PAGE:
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A Forest Of Stars - Interview






Discogrpahy




Beware The Sword You Cannot See
Full-Length (2015)


A Shadowplay For Yesterdays
Full-Length (2012)


Opportunistic Thieves Of Spring
Full-Length (2010)


The Corpse Of Rebirth
Full-Length (2008)


The year is 1891. The members of the Gentleman's Club of A FOREST OF STARS, an exclusive brotherhood of English Victorians, consider themselves to be exponents of their glorious and pompous, at times decadent era characterized by extreme opposites. Sounds interesting? So, cast your other stuff aside and enter their unusual world. We're talking to The Gentleman & Mr Curse. Enjoy!

Kubiccy



"Opportunistic Thieves of Spring" should be the focus of this interview, but according to fresh news you've just started to work on your third record. Could you disclose any details? What kind of sounds can we expect there?


Curse: We are indeed hard at work producing a new set of recordings. I won't say too much on the subject except that we are very pleased with how things are progressing up to now.

Gentleman: We start work properly on it next week. And I think it's fair to say we're all extremely excited about it. But then, what band wouldn't claim that about their own material? In terms of sound, it is still very much "us", but as different from "Opportunistic Thieves" as that was from "Corpse", if you take my meaning? Or maybe not - it may sound just the same as always to someone outside the band!

How did you find a concept of Gentleman's Club of A Forest of Stars, and why your image refers to Victorian era? Why, in your world, year of 2011 is a counterpart for 1891?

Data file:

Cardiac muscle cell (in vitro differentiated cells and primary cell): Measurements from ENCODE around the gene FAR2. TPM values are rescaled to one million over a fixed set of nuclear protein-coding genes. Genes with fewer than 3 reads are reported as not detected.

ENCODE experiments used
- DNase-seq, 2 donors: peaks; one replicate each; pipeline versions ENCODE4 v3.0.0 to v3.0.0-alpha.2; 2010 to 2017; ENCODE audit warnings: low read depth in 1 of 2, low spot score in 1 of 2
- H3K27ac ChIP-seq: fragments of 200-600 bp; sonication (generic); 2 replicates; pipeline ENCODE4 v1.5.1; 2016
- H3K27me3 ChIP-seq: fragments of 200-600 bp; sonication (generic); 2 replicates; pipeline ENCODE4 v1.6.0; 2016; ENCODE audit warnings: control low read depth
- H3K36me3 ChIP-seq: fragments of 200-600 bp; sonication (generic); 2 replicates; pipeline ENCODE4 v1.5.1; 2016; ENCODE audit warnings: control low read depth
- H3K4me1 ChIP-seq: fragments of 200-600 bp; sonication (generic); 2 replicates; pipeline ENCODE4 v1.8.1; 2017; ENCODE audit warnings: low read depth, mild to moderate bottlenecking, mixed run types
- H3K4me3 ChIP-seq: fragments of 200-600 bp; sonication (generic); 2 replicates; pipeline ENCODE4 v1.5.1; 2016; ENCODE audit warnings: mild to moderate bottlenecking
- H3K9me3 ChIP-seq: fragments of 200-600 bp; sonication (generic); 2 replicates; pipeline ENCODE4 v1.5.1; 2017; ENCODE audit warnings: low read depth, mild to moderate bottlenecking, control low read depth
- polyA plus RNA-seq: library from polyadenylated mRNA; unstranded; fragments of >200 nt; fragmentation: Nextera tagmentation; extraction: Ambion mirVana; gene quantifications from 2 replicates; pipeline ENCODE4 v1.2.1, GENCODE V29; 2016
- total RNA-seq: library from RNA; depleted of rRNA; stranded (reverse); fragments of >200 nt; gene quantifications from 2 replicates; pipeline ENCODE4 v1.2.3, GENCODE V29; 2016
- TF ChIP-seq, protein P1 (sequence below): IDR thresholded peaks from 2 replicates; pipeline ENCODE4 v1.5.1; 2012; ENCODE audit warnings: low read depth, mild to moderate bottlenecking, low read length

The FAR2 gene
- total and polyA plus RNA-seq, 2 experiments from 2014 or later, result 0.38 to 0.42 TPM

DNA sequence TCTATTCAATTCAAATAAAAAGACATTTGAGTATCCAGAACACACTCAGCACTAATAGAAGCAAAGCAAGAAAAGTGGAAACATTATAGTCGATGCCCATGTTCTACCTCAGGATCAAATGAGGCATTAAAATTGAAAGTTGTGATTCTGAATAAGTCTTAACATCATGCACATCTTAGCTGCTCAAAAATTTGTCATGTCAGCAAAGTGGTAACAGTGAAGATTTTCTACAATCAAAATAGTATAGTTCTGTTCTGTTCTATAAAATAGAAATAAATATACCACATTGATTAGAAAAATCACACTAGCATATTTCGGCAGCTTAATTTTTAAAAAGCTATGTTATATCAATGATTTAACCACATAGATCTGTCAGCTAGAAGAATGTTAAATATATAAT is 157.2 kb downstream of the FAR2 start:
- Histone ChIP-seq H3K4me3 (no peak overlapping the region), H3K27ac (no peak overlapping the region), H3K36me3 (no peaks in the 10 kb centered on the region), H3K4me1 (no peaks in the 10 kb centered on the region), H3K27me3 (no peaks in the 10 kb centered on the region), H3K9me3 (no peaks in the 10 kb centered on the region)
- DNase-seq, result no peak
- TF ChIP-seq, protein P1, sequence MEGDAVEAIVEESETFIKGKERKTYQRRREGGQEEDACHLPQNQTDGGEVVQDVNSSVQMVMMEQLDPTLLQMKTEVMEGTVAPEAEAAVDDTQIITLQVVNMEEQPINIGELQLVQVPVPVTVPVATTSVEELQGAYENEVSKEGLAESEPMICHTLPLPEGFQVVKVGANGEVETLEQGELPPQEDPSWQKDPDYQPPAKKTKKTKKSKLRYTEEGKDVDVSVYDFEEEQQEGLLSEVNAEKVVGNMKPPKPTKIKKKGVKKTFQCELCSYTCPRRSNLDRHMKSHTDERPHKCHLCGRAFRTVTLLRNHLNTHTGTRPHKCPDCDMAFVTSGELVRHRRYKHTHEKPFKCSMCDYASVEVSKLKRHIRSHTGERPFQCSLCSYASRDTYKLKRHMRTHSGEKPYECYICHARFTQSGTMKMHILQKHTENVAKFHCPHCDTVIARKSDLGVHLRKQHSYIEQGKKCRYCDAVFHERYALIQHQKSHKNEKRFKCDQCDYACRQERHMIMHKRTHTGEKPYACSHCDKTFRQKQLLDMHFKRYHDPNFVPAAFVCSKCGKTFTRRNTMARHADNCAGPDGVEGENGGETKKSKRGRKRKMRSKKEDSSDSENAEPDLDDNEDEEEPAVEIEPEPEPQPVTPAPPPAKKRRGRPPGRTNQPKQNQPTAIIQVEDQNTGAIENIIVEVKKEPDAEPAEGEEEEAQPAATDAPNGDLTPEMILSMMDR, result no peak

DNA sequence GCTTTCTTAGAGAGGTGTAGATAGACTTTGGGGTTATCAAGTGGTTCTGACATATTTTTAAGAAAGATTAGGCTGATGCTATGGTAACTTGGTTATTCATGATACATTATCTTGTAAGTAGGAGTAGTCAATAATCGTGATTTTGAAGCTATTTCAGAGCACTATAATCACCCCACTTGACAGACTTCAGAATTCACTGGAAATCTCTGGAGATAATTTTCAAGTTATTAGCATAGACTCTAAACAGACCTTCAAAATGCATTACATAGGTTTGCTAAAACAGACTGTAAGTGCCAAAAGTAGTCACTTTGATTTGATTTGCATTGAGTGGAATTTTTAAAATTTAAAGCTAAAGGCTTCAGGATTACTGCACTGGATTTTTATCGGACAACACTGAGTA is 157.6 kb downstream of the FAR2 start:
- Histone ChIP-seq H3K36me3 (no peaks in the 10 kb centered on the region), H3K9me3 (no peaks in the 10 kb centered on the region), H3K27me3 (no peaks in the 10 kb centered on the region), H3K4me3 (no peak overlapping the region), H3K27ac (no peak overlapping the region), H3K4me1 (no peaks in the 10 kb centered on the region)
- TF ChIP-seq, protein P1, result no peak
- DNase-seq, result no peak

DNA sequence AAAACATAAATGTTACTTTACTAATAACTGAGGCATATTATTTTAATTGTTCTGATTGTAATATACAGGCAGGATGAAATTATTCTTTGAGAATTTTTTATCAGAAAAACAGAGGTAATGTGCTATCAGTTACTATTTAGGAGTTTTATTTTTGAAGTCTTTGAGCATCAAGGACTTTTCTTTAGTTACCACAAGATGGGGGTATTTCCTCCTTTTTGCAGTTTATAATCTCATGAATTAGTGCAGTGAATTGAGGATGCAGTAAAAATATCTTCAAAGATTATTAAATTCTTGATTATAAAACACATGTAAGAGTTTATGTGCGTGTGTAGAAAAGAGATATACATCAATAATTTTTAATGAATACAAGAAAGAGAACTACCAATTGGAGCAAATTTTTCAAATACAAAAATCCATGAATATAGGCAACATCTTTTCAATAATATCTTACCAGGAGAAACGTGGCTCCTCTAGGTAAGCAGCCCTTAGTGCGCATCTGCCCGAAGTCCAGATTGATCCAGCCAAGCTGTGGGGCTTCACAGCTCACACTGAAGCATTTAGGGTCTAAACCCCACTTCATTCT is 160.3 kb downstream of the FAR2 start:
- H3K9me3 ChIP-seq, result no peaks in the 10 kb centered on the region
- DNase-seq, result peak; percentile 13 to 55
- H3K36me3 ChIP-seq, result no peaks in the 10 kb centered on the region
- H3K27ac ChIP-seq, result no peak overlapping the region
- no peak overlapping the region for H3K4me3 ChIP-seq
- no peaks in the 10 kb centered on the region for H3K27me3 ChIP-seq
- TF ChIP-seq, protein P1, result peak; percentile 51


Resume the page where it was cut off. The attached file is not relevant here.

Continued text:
Gentleman: That is, as I have gone on record stating many a time, entirely my fault. I am hopelessly obsessed with Victoriana. That said, I'm not entirely sure how we connected that with the band - we just did. And as soon as we started down that road, the two managed to complement each other surprisingly well. At least, to our collective mind. As for relative years, the answer is decidedly prosaic: When we started this band in 2007, if you subtract one hundred years, you end up in Edwardian Britain, so we just deducted another twenty and bingo, you had 1887. From then on, we've simply run concurrently with the present date. It's all meant to be a bit a fun.

Time of XIX century in Europe, and in Great Britain under the government of Queen Victoria, was a period of great rise of spiritualism and spiritualist associations. Why, in your opinion, did it happen at that time actually? Was it a result of huge technical progress made by humanity, I mean people surrounded by science began to turn toward more 'spiritual' direction?

Curse: I would say that the reason would most likely be due to the fact that people were seeing their world turning increasingly towards automation. Folk may have perceived that matters of the spirit were being overshadowed by matters of the laboratory, and felt a need to attempt a return to more fleshy endeavours.

Gentleman: Just to add, one of the more widely accepted theories around this subject talks about lack of faith in the old religions. Specifically Christianity as that was the dominant religion in late 19th Century Britain. As science became more and more powerful, it revealed an increasing amount of hitherto unknown "secrets" as bare, explainable facts, and it was expected that it would only be a matter of time before science finally revealed the true nature of god and his existence (obviously this was nothing new, Newton, Kepler, etc had all been trying to do that 2/300 years earlier, and indeed throughout recorded history). Of course, it didn't, and quite a few people began to question if there really was a god, or whether it could be found somewhere else. So, to that end, they started searching other avenues, one of which, of course, was Spiritualism. And thus a market to accommodate it grew - both for genuine and monetary (or indeed both) reasons.

Do you believe in communication with the nether world? Referring to the heroes of old times, would you put yourself by side of Arthur Conan Doyle or rather of Houdini, who exposed spiritualists with unconcealed pleasure?